What is a payroll clerk

what is a payroll clerk

What is a full charge bookkeeper?

A full-charge bookkeeper is the same as a bookkeeper, except that the "full charge" part of the title designates the person as being solely responsible for accounting. This means that the full charge bookkeeper reports straight to a senior manager, such as the president, and may interact directly with the company's board of directors and auditors.

The position can be assisted by an outside CPA who advises on how to record certain of the more complicated business transactions. The full charge bookkeeper may supervise various accounting clerks. For example, a billing clerk, payables clerk, or payroll clerk may report to the bookkeeper.

The position is most commonly found in smaller organizations where there is no need for a controller, and which has relatively uncomplicated accounting transactions. If the company grows to a larger size, supervision of the accounting function is likely to be shifted to a controller. In this case, the full charge bookkeeper position may be converted into an assistant controller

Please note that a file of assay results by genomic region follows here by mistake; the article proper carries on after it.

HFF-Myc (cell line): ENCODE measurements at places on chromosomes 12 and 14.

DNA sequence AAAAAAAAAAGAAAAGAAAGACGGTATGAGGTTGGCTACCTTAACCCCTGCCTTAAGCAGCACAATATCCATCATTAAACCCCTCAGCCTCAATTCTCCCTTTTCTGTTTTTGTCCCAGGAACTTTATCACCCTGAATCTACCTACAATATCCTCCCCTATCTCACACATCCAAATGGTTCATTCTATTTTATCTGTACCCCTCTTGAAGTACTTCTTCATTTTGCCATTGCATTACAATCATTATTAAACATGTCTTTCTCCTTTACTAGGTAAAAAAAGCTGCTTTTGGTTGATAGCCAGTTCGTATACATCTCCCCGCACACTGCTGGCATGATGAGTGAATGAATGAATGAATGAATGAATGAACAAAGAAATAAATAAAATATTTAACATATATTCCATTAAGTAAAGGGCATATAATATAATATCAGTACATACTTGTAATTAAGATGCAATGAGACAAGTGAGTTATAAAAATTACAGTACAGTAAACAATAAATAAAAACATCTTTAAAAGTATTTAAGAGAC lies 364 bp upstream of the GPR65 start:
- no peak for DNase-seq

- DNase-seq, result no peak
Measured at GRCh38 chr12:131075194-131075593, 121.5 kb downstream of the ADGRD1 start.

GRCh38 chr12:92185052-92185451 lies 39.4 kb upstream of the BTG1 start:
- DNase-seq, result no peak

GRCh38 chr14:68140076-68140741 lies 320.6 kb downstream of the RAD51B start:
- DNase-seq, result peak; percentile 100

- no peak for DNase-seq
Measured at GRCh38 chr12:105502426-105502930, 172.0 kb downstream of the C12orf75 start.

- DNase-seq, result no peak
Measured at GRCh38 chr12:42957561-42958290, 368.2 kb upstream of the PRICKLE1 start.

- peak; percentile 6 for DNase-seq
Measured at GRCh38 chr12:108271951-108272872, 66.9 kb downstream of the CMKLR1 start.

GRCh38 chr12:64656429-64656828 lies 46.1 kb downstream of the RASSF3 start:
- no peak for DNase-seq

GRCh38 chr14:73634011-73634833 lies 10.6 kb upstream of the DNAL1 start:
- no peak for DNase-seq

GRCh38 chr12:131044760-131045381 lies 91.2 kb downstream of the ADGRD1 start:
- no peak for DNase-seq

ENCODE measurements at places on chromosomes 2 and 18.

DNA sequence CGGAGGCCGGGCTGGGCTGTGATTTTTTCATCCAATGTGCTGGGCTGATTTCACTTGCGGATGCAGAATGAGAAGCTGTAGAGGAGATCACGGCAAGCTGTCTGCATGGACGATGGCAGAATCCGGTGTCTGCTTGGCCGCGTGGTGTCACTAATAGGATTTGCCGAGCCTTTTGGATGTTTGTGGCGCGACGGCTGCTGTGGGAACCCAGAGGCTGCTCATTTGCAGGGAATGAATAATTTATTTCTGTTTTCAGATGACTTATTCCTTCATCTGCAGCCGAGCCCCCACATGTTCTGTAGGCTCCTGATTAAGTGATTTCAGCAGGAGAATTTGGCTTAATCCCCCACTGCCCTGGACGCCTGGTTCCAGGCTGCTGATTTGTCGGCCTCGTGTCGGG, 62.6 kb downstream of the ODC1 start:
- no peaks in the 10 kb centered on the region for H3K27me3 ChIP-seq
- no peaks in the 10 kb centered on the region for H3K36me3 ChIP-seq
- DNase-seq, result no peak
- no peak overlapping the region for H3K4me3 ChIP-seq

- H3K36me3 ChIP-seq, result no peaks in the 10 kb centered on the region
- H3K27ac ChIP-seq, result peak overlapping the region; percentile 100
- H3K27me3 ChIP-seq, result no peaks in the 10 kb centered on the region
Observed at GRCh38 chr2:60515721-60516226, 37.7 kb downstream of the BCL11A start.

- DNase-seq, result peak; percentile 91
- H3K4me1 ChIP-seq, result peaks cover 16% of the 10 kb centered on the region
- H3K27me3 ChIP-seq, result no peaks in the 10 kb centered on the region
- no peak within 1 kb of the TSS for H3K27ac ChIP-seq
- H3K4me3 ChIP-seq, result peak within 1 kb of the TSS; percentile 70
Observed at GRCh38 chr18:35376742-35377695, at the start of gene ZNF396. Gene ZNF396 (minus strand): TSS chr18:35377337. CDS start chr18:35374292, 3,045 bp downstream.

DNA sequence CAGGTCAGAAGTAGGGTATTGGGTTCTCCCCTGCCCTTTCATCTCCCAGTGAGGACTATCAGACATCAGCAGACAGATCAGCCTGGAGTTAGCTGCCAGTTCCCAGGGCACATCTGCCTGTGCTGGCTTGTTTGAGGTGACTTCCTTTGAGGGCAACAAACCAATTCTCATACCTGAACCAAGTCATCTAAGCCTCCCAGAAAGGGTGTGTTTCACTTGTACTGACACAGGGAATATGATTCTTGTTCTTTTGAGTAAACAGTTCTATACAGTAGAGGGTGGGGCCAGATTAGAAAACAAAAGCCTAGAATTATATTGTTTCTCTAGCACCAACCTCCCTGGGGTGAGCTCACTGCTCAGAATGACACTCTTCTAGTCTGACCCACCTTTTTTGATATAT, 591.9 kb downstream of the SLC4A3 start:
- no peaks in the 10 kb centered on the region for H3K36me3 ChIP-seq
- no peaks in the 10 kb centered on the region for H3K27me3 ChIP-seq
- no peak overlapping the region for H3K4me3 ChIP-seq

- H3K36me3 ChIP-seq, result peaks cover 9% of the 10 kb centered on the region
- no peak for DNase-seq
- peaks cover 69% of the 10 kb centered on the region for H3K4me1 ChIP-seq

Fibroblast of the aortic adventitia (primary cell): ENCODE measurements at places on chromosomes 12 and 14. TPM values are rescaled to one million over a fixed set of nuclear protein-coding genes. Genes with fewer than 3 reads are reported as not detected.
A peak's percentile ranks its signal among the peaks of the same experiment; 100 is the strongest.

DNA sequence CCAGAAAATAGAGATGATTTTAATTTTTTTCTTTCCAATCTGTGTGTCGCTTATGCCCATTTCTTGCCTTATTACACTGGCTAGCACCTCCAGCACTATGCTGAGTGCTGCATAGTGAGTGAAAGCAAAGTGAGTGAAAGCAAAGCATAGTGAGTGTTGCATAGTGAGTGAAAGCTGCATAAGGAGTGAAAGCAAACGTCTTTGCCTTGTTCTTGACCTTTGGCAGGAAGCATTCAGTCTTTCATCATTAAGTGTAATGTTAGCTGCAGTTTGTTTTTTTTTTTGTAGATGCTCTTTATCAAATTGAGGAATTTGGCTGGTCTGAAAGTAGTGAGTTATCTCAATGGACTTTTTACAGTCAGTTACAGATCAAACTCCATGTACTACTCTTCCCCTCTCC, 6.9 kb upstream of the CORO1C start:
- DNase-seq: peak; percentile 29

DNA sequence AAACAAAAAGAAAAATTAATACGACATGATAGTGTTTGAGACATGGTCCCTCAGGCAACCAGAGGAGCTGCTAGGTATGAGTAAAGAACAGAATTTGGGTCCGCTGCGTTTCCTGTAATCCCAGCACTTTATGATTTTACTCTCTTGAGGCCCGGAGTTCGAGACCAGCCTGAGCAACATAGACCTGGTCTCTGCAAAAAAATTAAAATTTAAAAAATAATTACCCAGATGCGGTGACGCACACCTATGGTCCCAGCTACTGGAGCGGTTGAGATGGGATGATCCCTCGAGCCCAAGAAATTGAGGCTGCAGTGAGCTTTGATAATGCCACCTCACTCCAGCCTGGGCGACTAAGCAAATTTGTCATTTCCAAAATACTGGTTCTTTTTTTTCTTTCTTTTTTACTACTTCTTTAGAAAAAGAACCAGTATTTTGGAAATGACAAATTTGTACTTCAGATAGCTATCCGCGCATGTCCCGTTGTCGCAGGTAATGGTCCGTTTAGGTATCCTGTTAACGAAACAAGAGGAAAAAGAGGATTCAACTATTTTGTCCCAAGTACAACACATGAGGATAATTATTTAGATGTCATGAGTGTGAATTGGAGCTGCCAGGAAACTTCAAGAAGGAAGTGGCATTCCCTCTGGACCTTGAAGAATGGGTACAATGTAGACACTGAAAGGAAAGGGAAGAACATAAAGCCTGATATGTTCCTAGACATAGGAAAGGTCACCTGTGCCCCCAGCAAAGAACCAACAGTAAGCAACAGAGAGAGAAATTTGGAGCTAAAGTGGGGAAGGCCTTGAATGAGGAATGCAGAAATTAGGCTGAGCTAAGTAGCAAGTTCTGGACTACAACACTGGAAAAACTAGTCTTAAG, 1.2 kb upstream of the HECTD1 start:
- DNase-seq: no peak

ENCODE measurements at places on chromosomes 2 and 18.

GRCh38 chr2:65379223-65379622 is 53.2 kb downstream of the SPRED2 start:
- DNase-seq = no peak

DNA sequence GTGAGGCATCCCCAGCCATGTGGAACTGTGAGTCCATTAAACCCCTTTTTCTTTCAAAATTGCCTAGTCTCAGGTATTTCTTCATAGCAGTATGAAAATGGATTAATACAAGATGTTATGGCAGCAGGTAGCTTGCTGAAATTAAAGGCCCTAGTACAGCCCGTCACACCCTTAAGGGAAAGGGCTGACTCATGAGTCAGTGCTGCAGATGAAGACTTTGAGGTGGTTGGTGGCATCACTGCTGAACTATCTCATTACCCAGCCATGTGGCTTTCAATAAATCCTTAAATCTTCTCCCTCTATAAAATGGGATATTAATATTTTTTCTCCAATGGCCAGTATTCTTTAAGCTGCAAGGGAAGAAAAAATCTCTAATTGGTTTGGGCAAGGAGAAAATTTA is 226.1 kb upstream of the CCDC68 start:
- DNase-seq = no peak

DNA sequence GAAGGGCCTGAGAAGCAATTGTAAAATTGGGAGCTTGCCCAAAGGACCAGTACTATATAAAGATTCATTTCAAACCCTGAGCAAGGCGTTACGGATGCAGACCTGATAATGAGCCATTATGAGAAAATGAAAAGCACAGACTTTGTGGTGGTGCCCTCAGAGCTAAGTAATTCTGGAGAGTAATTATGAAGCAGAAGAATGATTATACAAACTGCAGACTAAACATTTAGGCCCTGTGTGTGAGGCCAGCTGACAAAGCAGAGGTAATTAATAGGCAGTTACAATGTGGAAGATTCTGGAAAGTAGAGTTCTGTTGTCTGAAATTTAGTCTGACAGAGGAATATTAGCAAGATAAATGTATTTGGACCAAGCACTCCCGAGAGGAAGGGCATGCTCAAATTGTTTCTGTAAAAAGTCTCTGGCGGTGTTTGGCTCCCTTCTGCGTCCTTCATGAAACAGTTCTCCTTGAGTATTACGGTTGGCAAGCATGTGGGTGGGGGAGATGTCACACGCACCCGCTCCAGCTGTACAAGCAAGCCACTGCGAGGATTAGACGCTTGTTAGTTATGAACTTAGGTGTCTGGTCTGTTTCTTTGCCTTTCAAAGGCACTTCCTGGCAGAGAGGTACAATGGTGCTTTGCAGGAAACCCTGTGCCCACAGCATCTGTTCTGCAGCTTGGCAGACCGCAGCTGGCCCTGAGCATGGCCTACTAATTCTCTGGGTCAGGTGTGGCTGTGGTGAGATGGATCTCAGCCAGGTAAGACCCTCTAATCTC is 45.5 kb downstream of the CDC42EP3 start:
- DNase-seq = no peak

position, with responsibility for some aspects of accounting operations.

The core education requirement for a full charge bookkeeper may be as little as a high school education, though an associate's degree in business can yield greater familiarity with the accounting subject matter. Some experience is required, such as in a bookkeeper or junior accountant role, in order to gain knowledge of the recordation and reporting of accounting transactions.

The subject areas over which the full charge bookkeeper has responsibility are as follows:

  • Record and pay accounts payable
  • Issue invoices to and collect from customers
  • Calculate pay and issue payments to employees
  • Create financial statements and related financial reports
  • Remit payroll taxes, sales taxes, use taxes, and income taxes
  • Account for fixed assets
  • Reconcile bank accounts and petty cash accounts
  • Collect information as needed for the annual audit
  • Maintain a coherent system of accounts, with a supporting filing system
  • Monitor cash levels

Related Topics

Source: www.accountingtools.com

Category: Bank

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